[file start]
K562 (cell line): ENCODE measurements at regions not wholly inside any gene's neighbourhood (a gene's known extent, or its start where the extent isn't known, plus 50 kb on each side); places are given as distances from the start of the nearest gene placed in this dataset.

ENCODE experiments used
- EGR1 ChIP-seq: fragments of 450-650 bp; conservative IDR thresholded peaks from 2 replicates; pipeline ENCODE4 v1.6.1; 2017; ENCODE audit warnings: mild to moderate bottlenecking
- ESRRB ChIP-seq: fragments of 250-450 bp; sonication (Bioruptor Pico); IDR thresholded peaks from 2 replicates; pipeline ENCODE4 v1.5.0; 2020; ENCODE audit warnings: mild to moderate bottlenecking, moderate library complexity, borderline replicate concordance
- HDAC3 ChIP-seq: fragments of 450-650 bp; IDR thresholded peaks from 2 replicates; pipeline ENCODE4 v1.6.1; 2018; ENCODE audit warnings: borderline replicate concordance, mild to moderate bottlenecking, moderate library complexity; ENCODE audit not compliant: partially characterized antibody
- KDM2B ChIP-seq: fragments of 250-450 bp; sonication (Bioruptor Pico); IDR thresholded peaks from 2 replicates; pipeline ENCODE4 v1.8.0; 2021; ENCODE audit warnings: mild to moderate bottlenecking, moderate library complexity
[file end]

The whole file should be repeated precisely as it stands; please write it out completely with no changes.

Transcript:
K562 (cell line): ENCODE measurements at regions not wholly inside any gene's neighbourhood (a gene's known extent, or its start where the extent isn't known, plus 50 kb on each side); places are given as distances from the start of the nearest gene placed in this dataset.

ENCODE experiments used
- EGR1 ChIP-seq: fragments of 450-650 bp; conservative IDR thresholded peaks from 2 replicates; pipeline ENCODE4 v1.6.1; 2017; ENCODE audit warnings: mild to moderate bottlenecking
- ESRRB ChIP-seq: fragments of 250-450 bp; sonication (Bioruptor Pico); IDR thresholded peaks from 2 replicates; pipeline ENCODE4 v1.5.0; 2020; ENCODE audit warnings: mild to moderate bottlenecking, moderate library complexity, borderline replicate concordance
- HDAC3 ChIP-seq: fragments of 450-650 bp; IDR thresholded peaks from 2 replicates; pipeline ENCODE4 v1.6.1; 2018; ENCODE audit warnings: borderline replicate concordance, mild to moderate bottlenecking, moderate library complexity; ENCODE audit not compliant: partially characterized antibody
- KDM2B ChIP-seq: fragments of 250-450 bp; sonication (Bioruptor Pico); IDR thresholded peaks from 2 replicates; pipeline ENCODE4 v1.8.0; 2021; ENCODE audit warnings: mild to moderate bottlenecking, moderate library complexity